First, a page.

1863 Ventures’ Melissa Bradley Gets Honored For Her Work In Financially Empowering Black Founders

NEW YORK, NEW YORK – SEPTEMBER 18: Founder & General Partner 1863 Ventures Melissa Bradley speaks onstage during the 2023 Concordia Annual Summit at Sheraton New York on September 18, 2023 in New York City. (Photo by John Lamparski/Getty Images for Concordia Summit)

Melissa Bradley broke barriers when in 2016, she launched 1863 Ventures, an investment firm bridging entrepreneurship and racial equity to amplify underserved entrepreneurs and help them reach their goals. Now, she’s getting recognized for her considerable contributions in building a viable Black business ecosystem.

Bradley was recently presented with the John Carroll Award during the 72nd Annual John Carroll Weekend at the Royal Dublin Society in Dublin, Ireland on April 20, 2024. The Award recognizes alumni whose achievements and record of service exemplify the ideals and traditions of Georgetown University and its founder.

“We started in the summer of 2015,” Bradley told ESSENCE in 2015. “We did a conference, similar to HerImpact DC, east of the river (Washington D.C.) to see if there was interest amongst entrepreneurs of color. And there were about 107 people who came two days in a row. We also had a pitch competition, and it was great. So people started to say, “what are you gonna do now?” So we canvassed and did a landscape of what was happening in the city and realized there was a tremendous amount happening for entrepreneurs. But only at a micro level. There was nothing for companies who up and running trying to be million dollar companies. Trying to employ people. So we made a bet with the city that if they would stop doing all this micro stuff and we could find 500 scalable businesses in three years, then they would change their policy. And we found over 500 in 18 months. We found 545 companies doing $267 million dollars of business a year in D.C. creating 3,000 jobs. From there we realized there was a real opportunity. And realized the policy tide was not going to change. It’s a lot easier to give out thousands than it is to give out hundreds of thousands. So we shifted the name because we already served 500 — to 1863. Recognizing 1863 as the year of the emancipation proclamation and as the new majority, as we call it.”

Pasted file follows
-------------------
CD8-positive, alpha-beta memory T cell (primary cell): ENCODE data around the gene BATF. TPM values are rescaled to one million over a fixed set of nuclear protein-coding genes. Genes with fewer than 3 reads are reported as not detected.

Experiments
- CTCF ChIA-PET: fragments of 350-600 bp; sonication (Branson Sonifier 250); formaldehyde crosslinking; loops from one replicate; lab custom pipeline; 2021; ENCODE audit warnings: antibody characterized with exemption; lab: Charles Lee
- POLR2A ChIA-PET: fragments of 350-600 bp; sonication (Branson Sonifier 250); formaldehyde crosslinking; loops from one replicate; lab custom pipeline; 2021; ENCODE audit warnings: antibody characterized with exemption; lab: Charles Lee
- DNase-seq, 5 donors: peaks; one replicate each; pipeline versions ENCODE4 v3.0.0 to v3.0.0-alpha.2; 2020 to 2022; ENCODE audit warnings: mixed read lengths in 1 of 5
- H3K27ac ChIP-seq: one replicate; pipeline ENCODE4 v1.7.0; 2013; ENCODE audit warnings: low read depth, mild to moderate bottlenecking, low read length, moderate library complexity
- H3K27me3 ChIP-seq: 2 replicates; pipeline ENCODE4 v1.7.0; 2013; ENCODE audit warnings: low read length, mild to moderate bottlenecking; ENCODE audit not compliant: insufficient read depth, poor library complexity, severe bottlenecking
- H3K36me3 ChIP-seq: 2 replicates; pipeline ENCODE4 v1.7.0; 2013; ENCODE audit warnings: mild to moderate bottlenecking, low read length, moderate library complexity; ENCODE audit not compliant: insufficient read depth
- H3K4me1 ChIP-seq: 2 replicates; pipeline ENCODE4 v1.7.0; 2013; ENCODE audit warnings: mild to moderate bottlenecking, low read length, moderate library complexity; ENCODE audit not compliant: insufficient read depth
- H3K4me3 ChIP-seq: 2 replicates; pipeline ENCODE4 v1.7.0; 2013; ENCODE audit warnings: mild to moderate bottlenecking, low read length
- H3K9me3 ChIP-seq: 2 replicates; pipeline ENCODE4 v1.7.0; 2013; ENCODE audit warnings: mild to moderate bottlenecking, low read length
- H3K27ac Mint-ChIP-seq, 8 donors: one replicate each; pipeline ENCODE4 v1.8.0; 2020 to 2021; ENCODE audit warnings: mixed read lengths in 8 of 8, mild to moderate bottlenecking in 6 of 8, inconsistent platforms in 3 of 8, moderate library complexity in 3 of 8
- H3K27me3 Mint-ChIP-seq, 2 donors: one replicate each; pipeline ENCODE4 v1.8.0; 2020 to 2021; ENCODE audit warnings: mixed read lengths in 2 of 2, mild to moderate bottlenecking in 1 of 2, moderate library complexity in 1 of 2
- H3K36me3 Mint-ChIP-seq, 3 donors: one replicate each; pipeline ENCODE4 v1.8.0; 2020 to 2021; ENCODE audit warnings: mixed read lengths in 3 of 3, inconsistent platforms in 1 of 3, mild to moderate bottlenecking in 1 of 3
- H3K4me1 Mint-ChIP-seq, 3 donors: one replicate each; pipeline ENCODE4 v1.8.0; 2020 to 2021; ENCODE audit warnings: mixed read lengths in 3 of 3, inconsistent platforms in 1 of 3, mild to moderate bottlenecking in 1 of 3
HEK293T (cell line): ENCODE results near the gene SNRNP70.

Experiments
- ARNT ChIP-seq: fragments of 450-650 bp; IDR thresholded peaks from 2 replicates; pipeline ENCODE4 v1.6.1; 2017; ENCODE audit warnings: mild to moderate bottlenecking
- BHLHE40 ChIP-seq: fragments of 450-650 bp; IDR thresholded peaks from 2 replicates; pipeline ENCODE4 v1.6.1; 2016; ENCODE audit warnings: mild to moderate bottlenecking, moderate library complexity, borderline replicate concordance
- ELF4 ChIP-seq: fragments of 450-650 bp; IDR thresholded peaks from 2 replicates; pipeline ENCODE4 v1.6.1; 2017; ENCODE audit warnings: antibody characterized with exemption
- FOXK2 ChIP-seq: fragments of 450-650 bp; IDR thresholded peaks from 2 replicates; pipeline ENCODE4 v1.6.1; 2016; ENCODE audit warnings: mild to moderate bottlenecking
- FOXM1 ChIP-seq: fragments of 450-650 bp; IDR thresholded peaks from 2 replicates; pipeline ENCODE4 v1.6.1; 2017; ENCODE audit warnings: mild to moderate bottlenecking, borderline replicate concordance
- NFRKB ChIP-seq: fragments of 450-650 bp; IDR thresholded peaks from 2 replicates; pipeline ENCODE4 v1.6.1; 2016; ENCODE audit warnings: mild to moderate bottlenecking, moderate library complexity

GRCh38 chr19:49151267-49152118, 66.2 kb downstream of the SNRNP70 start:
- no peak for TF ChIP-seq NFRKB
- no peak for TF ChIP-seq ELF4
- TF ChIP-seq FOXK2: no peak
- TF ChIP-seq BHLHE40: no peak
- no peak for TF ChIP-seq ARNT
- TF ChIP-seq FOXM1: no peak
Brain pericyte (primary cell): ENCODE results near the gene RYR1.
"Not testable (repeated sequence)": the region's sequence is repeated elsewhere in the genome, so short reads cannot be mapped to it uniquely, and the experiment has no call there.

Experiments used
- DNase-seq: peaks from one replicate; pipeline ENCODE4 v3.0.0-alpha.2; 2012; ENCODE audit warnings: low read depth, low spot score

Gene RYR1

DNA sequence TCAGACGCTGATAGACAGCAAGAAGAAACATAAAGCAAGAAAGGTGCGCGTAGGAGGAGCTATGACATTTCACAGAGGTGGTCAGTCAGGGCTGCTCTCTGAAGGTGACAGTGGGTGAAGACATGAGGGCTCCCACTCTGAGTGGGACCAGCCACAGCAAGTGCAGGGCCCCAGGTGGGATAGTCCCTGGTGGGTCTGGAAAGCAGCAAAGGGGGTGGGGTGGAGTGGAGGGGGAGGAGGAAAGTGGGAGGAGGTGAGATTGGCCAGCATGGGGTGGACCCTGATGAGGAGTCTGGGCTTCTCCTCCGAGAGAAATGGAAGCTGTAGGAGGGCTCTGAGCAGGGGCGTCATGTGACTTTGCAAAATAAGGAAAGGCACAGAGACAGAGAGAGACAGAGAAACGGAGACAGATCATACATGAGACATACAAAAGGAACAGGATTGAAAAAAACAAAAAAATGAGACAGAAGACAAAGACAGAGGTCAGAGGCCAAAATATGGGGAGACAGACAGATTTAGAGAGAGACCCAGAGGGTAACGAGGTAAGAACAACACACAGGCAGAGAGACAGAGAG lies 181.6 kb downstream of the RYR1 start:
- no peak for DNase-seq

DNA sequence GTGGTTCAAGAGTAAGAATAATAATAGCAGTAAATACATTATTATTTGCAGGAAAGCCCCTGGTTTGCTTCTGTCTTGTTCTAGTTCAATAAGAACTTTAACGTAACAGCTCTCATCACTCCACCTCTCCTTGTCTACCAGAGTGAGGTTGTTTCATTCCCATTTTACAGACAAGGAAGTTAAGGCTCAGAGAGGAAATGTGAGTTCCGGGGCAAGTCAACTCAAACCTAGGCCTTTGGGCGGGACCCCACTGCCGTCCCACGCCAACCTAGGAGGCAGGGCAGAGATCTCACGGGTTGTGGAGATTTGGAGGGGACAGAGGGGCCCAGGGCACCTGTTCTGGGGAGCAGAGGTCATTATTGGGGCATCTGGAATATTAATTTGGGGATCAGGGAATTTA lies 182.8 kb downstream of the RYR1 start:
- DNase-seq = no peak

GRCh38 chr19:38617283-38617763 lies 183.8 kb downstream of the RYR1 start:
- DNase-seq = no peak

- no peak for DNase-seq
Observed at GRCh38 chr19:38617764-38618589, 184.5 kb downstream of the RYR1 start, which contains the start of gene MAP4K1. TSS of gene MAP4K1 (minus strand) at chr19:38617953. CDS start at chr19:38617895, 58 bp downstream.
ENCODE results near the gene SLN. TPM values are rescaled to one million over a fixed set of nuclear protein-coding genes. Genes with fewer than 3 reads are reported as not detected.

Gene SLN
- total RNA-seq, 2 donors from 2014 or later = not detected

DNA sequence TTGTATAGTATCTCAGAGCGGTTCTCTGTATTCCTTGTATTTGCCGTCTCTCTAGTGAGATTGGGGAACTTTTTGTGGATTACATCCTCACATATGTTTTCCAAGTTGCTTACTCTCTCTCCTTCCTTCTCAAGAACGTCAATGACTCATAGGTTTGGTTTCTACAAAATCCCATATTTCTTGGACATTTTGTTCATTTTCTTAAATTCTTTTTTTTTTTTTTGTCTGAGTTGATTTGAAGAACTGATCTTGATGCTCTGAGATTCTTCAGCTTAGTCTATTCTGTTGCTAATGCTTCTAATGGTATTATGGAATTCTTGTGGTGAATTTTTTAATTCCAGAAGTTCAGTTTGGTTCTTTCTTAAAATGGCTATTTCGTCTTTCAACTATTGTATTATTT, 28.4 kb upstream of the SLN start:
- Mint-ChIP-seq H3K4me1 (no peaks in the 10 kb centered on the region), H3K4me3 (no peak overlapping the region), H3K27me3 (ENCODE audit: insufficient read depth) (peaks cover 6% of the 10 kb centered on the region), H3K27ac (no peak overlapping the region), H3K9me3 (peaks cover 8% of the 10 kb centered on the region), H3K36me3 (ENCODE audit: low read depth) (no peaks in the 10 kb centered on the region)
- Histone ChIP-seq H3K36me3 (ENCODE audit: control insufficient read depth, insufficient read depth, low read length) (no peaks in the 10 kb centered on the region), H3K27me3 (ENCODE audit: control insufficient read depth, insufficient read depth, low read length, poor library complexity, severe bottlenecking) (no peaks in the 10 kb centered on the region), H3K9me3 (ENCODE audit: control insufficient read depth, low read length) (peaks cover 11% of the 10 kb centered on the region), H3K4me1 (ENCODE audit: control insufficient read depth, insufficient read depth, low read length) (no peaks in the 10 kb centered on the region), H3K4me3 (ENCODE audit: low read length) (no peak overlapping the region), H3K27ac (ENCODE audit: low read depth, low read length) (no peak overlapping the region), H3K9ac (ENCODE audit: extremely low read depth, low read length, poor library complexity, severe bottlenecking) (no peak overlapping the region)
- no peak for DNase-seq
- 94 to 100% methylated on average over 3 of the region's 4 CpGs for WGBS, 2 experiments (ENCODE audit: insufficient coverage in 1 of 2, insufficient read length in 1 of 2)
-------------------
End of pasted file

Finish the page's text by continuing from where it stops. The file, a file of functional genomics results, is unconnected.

Bradley, who is a Professor of the Practice at the McDonough School of Business at Georgetown University, further demonstrates her commitment to supporting the closure of the racial wealth gap by educating the next generation of business leaders.

” I want to leave behind as many African American, Latino millionaires as possible,” Bradley previously told ESSENCE. “And not just because it’s about the money. But the reality is that the economy changes as politics change. And in a capitalist society one of the ways that we’re guaranteed to have our footing is to have access to capital. So if we are able to build businesses, whether they’re venture-backed or not, and ultimately have them create jobs and multiply the effect, that’s how I define wealth for our community. There is not a single entrepreneur that doesn’t come through our program who doesn’t say I’m not doing this for me, I’m doing this for my community.”

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